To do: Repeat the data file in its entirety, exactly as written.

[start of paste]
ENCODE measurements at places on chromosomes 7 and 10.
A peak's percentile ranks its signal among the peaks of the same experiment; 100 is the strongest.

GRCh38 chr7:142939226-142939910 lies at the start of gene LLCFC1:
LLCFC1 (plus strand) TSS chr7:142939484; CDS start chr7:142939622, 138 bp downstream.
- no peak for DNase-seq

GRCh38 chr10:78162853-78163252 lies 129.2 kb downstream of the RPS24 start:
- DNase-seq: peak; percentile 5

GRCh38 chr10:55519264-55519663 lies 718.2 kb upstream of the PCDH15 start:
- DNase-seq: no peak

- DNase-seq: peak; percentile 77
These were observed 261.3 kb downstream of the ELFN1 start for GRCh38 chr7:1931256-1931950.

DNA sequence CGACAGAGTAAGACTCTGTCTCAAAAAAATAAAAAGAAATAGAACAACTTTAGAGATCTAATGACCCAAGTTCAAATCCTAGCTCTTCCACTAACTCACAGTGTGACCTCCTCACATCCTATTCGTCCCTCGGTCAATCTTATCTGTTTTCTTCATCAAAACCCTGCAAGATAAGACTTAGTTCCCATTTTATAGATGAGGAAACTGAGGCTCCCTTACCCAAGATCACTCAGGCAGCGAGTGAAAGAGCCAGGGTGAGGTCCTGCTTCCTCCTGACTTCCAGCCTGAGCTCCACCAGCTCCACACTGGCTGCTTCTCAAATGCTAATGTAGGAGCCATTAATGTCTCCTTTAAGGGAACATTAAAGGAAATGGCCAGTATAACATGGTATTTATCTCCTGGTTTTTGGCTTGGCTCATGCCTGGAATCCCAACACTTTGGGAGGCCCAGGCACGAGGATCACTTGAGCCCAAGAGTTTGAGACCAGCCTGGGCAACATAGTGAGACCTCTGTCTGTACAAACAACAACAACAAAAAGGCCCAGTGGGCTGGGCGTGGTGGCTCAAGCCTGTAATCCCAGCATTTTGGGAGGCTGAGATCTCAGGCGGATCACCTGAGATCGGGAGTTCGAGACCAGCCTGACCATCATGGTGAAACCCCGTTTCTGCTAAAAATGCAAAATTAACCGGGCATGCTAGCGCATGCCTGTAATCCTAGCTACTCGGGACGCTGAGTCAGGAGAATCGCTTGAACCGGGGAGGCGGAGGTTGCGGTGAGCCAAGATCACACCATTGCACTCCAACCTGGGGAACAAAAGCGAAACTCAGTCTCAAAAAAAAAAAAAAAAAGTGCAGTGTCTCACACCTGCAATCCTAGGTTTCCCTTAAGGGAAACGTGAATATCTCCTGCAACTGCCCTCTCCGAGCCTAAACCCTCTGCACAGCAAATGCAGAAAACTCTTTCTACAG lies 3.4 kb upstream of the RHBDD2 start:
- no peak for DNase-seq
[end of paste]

ENCODE measurements at places on chromosomes 7 and 10.
A peak's percentile ranks its signal among the peaks of the same experiment; 100 is the strongest.

GRCh38 chr7:142939226-142939910 lies at the start of gene LLCFC1:
LLCFC1 (plus strand) TSS chr7:142939484; CDS start chr7:142939622, 138 bp downstream.
- no peak for DNase-seq

GRCh38 chr10:78162853-78163252 lies 129.2 kb downstream of the RPS24 start:
- DNase-seq: peak; percentile 5

GRCh38 chr10:55519264-55519663 lies 718.2 kb upstream of the PCDH15 start:
- DNase-seq: no peak

- DNase-seq: peak; percentile 77
These were observed 261.3 kb downstream of the ELFN1 start for GRCh38 chr7:1931256-1931950.

DNA sequence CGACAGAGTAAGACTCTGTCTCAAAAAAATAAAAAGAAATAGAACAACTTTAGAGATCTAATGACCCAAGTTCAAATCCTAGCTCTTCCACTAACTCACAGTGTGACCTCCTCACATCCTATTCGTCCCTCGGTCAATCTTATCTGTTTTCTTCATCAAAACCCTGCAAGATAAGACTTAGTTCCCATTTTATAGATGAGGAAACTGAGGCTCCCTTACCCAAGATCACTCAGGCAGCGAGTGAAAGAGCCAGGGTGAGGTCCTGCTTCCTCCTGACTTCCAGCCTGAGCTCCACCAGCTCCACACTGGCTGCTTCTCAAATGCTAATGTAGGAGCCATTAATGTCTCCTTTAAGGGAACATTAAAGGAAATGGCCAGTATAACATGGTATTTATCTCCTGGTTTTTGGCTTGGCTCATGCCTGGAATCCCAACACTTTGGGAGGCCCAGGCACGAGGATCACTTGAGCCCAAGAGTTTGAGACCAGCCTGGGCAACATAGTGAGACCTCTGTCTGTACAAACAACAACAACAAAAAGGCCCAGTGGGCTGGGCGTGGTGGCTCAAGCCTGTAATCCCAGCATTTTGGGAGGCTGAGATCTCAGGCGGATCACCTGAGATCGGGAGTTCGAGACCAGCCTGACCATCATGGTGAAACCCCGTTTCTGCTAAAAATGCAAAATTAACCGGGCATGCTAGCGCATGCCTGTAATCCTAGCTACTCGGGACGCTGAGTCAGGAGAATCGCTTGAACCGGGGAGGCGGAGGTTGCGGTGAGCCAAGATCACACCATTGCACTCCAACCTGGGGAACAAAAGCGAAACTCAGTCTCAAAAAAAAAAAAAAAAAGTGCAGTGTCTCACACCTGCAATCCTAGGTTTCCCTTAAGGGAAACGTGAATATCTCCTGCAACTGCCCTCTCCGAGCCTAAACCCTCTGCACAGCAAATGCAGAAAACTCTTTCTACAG lies 3.4 kb upstream of the RHBDD2 start:
- no peak for DNase-seq